Miracles and Sacrilege: Roberto Rossellini, the Church, and Film Censorship in Hollywood


The Miracle Case: Film Censorship and the Supreme Court (Landmark Law Cases & American Society)

L’Amore (Ways of Love) [Non-US Format, PAL Region 0] (DVD)

Available from (note, PAL format only)






Reframing Theology and Film: New Focus for an Emerging Discipline (Cultural Exegesis), edited by Robert K. Johnston – available from

I contributed a chapter to this fine book entitled “Shaping Morals, Shifting Views: Have the Rating Systems Influenced How (Christian) America Sees Movies?” In that chapter I explore censorship in U.S. Supreme Court decisions, notably the case of The Miracle.




Since I have been hearing a variety of perspectives about Guy Ritchie’s film, I went to see it yesterday. My review of the film here may be a way to discover who is really reading my blog!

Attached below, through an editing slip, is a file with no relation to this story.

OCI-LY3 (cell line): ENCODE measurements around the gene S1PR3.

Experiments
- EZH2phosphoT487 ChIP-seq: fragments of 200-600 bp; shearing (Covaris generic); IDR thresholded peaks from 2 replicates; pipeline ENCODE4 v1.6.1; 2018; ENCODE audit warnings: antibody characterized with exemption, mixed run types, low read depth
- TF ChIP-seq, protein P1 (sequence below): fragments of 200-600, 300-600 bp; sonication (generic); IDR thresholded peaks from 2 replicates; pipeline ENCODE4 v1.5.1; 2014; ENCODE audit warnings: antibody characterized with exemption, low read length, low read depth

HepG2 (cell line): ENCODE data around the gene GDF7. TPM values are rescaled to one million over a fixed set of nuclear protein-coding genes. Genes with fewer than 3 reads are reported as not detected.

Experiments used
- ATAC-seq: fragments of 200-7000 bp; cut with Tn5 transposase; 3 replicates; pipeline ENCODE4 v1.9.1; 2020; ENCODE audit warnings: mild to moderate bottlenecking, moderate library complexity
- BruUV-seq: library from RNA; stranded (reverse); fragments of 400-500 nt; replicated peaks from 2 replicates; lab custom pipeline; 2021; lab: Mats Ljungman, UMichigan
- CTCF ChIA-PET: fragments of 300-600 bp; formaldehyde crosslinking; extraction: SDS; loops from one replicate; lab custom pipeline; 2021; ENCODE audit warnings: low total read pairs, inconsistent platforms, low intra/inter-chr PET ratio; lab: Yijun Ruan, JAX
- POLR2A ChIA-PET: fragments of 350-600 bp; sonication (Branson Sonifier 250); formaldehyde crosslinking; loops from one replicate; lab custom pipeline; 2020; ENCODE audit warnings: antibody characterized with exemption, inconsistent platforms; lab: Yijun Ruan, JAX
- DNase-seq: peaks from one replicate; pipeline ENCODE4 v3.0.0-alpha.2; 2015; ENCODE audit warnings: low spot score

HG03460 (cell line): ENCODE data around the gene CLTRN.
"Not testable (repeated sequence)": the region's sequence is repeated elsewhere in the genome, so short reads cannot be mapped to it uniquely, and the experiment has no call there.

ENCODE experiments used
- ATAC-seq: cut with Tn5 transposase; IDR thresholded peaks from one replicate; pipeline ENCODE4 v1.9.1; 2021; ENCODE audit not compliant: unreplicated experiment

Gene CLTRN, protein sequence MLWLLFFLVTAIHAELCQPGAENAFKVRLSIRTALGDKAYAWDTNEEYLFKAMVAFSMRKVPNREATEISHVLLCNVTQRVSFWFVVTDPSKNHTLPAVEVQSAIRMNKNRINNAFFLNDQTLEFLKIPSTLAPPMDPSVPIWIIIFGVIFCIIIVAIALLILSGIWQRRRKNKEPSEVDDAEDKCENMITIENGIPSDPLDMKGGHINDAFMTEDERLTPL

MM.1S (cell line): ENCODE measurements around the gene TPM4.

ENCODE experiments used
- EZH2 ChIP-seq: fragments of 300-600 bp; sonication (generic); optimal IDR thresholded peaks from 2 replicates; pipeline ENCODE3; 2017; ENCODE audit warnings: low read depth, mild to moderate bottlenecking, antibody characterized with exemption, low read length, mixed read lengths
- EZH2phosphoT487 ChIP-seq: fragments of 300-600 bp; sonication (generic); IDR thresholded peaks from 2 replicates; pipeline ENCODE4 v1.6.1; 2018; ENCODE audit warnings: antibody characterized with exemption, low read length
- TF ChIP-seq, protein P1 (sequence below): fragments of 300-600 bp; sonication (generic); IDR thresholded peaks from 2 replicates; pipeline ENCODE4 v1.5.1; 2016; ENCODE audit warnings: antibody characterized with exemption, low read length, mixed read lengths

Rocknroller is smart and extremely witty. As a caper is clever, quick-paced and artistic. In fact, some of it is completely LOL, not unlike some of the more entertaining heist films.

This is not to say the film has any socially redeeming value. Yet as I write this at the end of the day, I believe it does, because it is actually – art.

The story is as convoluted as they come. Ritchie uses voice-overs to introduce all the people/elements of the narrative. Some people think this technique is lazy filmmaking; I tend to think that it works here because it becomes funnier and funnier as each improbable character and situation is introduced to thinken the plot.